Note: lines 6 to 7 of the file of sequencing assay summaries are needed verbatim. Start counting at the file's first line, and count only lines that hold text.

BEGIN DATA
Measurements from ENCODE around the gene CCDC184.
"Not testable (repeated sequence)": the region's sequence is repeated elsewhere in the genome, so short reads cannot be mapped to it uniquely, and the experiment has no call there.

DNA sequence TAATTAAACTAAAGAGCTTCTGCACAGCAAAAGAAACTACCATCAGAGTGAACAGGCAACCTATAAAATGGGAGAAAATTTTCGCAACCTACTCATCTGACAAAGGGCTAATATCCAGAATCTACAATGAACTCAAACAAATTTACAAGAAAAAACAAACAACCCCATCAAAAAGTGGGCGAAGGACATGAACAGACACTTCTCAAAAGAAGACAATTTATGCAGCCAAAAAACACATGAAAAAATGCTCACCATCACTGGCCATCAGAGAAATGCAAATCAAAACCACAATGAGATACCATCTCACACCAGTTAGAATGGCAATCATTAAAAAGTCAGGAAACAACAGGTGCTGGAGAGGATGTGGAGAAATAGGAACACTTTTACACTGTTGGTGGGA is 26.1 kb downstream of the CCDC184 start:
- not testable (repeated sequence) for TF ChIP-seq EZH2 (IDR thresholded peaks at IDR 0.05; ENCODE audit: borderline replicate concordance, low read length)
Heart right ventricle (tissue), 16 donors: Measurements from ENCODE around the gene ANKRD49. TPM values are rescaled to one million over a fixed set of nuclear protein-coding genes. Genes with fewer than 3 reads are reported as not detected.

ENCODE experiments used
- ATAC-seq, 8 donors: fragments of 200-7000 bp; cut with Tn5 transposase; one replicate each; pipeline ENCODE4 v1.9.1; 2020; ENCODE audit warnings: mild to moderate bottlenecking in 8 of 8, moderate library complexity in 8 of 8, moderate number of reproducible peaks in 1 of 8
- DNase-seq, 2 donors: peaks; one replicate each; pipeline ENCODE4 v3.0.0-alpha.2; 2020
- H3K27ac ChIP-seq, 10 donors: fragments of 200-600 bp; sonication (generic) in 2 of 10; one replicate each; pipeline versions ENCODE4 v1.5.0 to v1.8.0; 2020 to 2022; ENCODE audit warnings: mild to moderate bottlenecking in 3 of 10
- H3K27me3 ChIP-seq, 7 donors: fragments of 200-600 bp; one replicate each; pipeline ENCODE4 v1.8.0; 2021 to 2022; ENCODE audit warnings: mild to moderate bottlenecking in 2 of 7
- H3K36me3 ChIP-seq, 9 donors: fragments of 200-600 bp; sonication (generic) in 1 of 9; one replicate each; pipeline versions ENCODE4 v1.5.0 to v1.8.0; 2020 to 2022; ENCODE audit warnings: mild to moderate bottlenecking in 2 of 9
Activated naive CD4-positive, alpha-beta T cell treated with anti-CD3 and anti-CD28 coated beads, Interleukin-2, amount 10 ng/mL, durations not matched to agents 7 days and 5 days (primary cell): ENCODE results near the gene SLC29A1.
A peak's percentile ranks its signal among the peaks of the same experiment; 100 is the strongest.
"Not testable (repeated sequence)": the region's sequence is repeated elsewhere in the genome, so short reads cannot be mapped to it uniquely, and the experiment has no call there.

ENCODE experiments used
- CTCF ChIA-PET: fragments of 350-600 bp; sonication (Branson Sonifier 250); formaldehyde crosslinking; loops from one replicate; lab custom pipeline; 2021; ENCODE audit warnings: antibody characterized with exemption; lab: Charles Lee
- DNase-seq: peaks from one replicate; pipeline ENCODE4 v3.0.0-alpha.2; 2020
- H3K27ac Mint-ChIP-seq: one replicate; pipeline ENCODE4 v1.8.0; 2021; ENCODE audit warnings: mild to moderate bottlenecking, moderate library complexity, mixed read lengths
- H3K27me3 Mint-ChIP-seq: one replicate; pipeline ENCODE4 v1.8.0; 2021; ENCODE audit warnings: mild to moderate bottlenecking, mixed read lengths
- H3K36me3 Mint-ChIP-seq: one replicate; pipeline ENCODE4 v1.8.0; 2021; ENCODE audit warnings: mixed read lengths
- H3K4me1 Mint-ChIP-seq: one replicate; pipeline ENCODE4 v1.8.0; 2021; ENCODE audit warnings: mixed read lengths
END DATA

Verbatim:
ENCODE experiments used
- ATAC-seq, 8 donors: fragments of 200-7000 bp; cut with Tn5 transposase; one replicate each; pipeline ENCODE4 v1.9.1; 2020; ENCODE audit warnings: mild to moderate bottlenecking in 8 of 8, moderate library complexity in 8 of 8, moderate number of reproducible peaks in 1 of 8